As we’ve seen before, navigation outside uses a mix of technologies, but satellite systems figure prominently in the solution. Other technologies simply fill the gaps when the satellite signal is weak or blanks out for short periods of time. During such blackouts, IMUs and map-matching can do a reasonable job of keeping you going, and when the signal comes back again, we can zero out any accumulated errors and we’re back on track.
Fish Fry is treading on scary ground this week. Guard your children, hold your RTL close and your soldering gun even closer. We're talking ASIC design costs. I know many of you are cowering in fear at the slight mention of custom chip NRE costs, but my guest is Reid Wender (Triad Semiconductor) and we're chatting about how you can relinquish your mixed-signal ASIC design cost fears once and for all. Think of it as an NRE exorcism, sorta.
Technology is Giving Us Images in 3D and 4D
It’s been made into a big deal, and you can thank Avatar. Once a goofy movie gimmick that required glasses you wouldn’t get caught wearing anywhere else, 3D suddenly became cool. And, for a while, the best way to turn anything ordinary into something cool was clear: make it 3D.
Well, we’ve gotten a bit older and wiser (OK, older, anyway) and we’ve had time to catch our breaths and internalize the results of endless movies in 3D, TVs in 3D, printers in 3D. (OK, that’s more than a gimmick…) But it’s easier now to take a good, long, nuanced look at 3D and its potential for things other than box office smashing.
Contests, Warp Drives, and Self Destructing Electronics
Fish Fry. The Final Frontier. These are the voyages of the Starship Fish Fry. Boldly going where no electrical engineering podcast has gone before. This week we’re voyaging to the land of vanishing electronics and design challenges at warp speed. My guest is Adrian Fernandez (Texas Instruments) and we’re chatting about the MCU BoosterPack Design Challenge, how you can enter, what you need to do to win, and what groovy prizes they are giving away. Also this week, I check out DARPA’s Vanishing Programmable Resources (VAPR) Program, how this agency plans to make disappearing electronics, and how Hollywood’s version of warp speed is all wrong.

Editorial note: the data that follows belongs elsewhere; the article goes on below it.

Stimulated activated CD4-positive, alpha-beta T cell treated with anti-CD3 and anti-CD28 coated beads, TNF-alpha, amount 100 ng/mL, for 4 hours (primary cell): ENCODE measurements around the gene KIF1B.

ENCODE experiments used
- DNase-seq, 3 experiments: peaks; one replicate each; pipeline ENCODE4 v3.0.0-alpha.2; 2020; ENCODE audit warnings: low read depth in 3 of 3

It is now nine years since Opportunity bounced onto the surface of Mars, with a projected mission life of 90 Mars days. (A Mars day, or Sol in NASA jargon, is about 40 minutes longer than an Earth day.) Already on Mars was Spirit, Opportunity’s twin sister. (The Mars Exploration Rovers - MER - team seems to refer to their Rovers as “she” rather as sailors do their ships.)
It may be incorrect to call January 24th “Opportunity’s Birthday.” I regard it as such, as this was the day that its computer switched from controlling the descent and landing activities to controlling the exploration activities, but the story really started a lot earlier.
Alta Devices Changes the Rules
Batteries are the bane of portable device design.
Just about every portable or mobile device or system that does anything interesting - that is, anything that would require a “real” chip like a processor or FPGA, or anything that does meaningful real-world interaction like drive a display or spin a motor - needs a significant amount of power. When you can’t plug into the wall or the grid, your options are pretty narrow. The essence of your design becomes a tradeoff between the capability and longevity of your device and battery size, weight, and cost.
We’ve all briefly considered solar, of course. The romantic idea of a perpetually powered system gleaning what it needs from nothing more than the ambient light is a powerful aphrodisiac. We want to go on a date with solar. We buy flowers. We show up at solar’s door in our spiffiest engineering outfit.